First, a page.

Excess stock is inventory that is purchased in excess of the demand. But why all the fuss about it?
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It’s safe to assume that those dusty old piles of inventory lying around your warehouse that has not moved in ages are most likely excess, obsolete or dead stock. Besides the actual cost of goods, the warehouse floor space cost to house this inventory is costing you money.
Excess stock is inventory that is purchased in excess of the demand. But why all the fuss about it? Surely, logic would dictate that by having all this excess, you aren’t at risk of stock-outs? While that may be true, there are many downfalls to excess stock, and there are more effective ways to manage your excess and still maintain high customer service levels.
The more critical cash flow is in your business, the more important it is to identify your excess and minimize the risk of creating more.
Identifying excess stock
To quickly identify your excess stock, it is imperative that your inventory is correctly classified:
As the name suggests, the goal of non-stocked items is to hold ‘no stock.’ Any stock on hand (less your backorders) will generally be regarded as excess.
Identifying excess on stocked items requires additional information. The stock on hand must not exceed the “safety stock plus the replenishment cycle stock.” This is often referred to as the “maximum stock level.” Any stock on hand greater than this quantity is therefore excess and should not be in the warehouse.
Beware: the portion of this excess that can be disposed of without compromising customer fill rates requires a different calculation. See below for the impact of the lead time
- Forecasts must be as accurate as possible
- The lead time must be accurate
- The replenishment cycle must be correct
- Safety stock must be correctly set.
The impact on the lead time in the replenishment process cannot be ignored when determining the quantity of excess that can be disposed of. Remember that if the excess above the “maximum stock level” is disposed of and there are no purchase orders in the pipeline, any order placed now would only arrive a lead time later.
Tip: Before considering implementing an inventory management system, verify that the system includes the impact of the lead time when calculating the “disposable excess quantity” for stocked items.
The cost of excess stock to the business
The cost of carrying excess stock is not always obvious.
- Due to warehousing costs, stock-taking, insuring, shrinkage, and damage, excess stock increases operating costs and decreases overall competitive advantage.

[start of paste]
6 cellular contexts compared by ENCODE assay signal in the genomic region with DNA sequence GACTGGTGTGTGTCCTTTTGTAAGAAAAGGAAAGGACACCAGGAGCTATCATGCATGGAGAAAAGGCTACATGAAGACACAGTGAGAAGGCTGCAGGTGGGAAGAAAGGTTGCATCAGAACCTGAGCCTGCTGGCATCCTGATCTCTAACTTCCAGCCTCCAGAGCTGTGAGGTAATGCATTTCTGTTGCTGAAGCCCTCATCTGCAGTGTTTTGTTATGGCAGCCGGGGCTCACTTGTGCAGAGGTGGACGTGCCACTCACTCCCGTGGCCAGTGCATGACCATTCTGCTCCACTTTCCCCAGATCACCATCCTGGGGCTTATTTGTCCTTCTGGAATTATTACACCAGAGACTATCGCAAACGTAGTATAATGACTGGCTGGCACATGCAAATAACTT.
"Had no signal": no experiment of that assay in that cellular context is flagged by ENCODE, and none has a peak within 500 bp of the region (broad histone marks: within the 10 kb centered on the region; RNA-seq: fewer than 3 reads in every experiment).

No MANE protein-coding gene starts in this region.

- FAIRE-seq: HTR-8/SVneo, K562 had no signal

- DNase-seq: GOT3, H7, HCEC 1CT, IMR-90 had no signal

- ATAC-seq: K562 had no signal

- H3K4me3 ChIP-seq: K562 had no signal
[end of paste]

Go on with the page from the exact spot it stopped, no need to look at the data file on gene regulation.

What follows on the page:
- Lost opportunity cost; the money tied up in excess could have been used to purchase an optimal stock volume that sells fast. The more times you turn your stock in a year, the more cash and profit you generate. The longer the opportunity is lost, the more significant the impact on the business.
- The cash lying in the warehouse in the form of excess stock generates nothing of value. In fact, it will ultimately have to be provided for, written down, written off, or even scrapped. This impacts the bottom line, and management is usually reluctant to deal with it. Ignoring it does not make it go away. The impact just gets worse.
What causes excess stock?
- Over-forecasting is one of the most obvious causes as this results in over-ordering. The longer the lead time, the more dramatically over forecasting will create excess
- The temptation to purchase a larger than normal quantity in order to get a ‘good deal’ often ends up being a very bad deal. Accurate information, a thorough understanding of how money is made by turning inventory as quickly as possible, and a sound inventory management system are all essential when considering these ‘good deals.’
- Calculating recommended order quantities using lead times longer than the supplier’s actual lead time results in deliveries being received before they are actually required
- Ordering without an effective inventory management system to calculate the recommended order poses a high risk. Without a system, the Buyer will always have an opinion on what quantity must be ordered. This opinion may well be unfounded.
- Supplier’s minimum order quantities result in excess stock.
- Ordering non-standard products without a firm customer order often results in excess.
- Placing a poorly considered “initial purchase order” for a new product launch without thorough market research is a prevalent cause of excess.
- Over-ordering products with a limited shelf life.
- Over-ordering products with a short life cycle can result in excess stock that cannot be sold even at a considerable discount.
Excess inventory for any business that carries stock is inevitable, but this can be kept to a minimum. If you follow the actions below, you will reduce the risk of generating excess and facilitate the disposal of it at a minimal cost to the business:
- Use an inventory management system with effective classification, forecasting, safety stock, and ordering modules to place the best possible order in the first place.
- A key requirement of the system is a dashboard that identifies and displays the excess items by descending excess value.
- The ability to identify and correct over-forecasted items as soon as possible is essential.
- Periodically review lead times, especially for the suppliers from whom you purchase the most inventory.
- An excess will always be generated. Set up a formal excess stock disposal team.
Too much excess stock?